Today Mr. Mayher (who is co-teaching seventh grade science with me) has been helping the students remember science concepts they have learned in the past. The students were asked to identify as many things as possible from a picture. From there the discussion leads to all the science concepts that were represented in the image.
I was amazed to hear how many connections students made between the image and science concepts. This is a great way to use anticipatory set to reactivate your students memories.
Yesterday I reviewed three different ways students can take notes. They are familiar with the traditional method where the notes are highly structured into an outline. (I like to call this type of note taking as Formal notes.)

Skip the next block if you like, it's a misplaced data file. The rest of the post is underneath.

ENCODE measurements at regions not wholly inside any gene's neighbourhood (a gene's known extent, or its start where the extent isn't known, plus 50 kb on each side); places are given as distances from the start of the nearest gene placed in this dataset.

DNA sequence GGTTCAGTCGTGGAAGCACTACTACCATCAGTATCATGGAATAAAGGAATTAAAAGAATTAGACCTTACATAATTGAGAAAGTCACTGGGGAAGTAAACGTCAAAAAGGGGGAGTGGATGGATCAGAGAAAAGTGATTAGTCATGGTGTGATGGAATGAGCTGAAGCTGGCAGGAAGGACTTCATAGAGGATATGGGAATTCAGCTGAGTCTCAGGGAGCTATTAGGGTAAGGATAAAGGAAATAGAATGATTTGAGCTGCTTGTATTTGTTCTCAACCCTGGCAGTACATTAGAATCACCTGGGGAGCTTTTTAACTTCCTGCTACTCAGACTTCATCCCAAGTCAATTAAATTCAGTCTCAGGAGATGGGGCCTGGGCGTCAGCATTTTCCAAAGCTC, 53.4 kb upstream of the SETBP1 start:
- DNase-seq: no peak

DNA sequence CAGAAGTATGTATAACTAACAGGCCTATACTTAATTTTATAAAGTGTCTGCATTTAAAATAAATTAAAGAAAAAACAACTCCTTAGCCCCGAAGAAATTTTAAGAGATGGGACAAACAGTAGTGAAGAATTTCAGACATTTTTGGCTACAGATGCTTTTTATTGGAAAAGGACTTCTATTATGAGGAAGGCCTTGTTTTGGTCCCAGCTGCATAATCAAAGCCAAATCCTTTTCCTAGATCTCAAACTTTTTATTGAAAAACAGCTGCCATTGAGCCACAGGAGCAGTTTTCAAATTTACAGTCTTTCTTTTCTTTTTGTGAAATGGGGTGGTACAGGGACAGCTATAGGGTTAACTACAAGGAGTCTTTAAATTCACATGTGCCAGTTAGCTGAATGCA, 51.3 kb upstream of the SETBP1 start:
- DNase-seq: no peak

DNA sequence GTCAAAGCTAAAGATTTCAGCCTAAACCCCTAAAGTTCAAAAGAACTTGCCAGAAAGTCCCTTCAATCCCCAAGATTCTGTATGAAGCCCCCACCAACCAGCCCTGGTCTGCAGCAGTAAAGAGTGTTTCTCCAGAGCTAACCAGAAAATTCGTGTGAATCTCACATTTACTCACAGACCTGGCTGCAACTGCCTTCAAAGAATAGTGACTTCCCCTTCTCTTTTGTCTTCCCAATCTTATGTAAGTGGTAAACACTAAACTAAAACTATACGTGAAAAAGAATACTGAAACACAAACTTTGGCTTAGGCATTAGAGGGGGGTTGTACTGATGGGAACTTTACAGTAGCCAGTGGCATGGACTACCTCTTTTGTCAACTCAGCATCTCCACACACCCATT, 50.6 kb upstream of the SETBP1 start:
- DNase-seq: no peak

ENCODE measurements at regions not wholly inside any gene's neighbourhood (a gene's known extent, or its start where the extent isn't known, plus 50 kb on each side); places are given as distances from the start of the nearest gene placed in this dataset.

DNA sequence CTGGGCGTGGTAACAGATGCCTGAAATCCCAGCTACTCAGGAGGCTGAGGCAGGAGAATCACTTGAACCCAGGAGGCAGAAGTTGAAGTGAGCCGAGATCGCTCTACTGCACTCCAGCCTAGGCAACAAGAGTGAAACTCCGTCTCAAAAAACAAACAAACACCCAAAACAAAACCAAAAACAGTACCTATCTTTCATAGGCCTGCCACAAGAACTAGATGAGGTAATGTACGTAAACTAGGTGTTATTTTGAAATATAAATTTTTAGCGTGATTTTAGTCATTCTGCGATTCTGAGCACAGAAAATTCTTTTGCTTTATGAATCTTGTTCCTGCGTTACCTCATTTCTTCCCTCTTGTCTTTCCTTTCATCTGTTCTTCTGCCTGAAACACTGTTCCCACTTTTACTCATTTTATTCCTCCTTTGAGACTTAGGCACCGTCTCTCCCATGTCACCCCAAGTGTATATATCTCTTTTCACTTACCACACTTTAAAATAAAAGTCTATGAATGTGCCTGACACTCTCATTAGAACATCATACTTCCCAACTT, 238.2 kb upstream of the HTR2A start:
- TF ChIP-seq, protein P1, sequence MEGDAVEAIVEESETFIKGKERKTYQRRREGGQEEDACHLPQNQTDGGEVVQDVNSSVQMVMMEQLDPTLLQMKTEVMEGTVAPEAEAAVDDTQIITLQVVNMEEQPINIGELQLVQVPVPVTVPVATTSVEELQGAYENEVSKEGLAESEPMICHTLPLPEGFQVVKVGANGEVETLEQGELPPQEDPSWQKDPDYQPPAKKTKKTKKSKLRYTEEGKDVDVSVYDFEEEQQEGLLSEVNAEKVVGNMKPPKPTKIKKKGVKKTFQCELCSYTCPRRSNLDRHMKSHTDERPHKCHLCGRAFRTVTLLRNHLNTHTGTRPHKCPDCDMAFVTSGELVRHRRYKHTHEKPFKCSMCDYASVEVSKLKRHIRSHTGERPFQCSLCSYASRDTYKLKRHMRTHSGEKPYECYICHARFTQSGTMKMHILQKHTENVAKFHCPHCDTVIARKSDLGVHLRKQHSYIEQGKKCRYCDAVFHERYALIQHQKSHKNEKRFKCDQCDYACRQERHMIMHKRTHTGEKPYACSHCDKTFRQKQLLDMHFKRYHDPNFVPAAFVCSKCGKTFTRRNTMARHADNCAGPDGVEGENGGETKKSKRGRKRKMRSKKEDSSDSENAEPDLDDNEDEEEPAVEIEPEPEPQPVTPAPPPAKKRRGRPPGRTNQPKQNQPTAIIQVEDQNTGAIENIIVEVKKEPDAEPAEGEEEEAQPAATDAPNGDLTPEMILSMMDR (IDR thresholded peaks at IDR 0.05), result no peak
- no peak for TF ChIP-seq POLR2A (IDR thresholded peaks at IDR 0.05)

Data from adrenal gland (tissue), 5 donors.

I introduced them to Cornell note taking which is still structured, but it adds the use of a graphic organizer which can help many students as well as a place to reflect on the notes. As you know, I believe reflection is the most valuable step in the learning process.
The third note taking strategy is mind mapping (also called webbing). Mind mapping allows visual students to see connections and relationships. It is also pretty useful for kids that like to draw and make things.
Finally I introduced them to the power of pictures. Marzano identifies drawing pictures as a "powerful way to generate nonlinguistic representations in the mind." Basically, pictures make powerful memories, especially when you draw them yourself.
It is important to point out that there is no reason why a student could not mash-up two or more of these strategies to create a note taking method that works best for them. I would love seeing my students using all of these tools based upon the needs they encounter as they continue to learn throughout the year.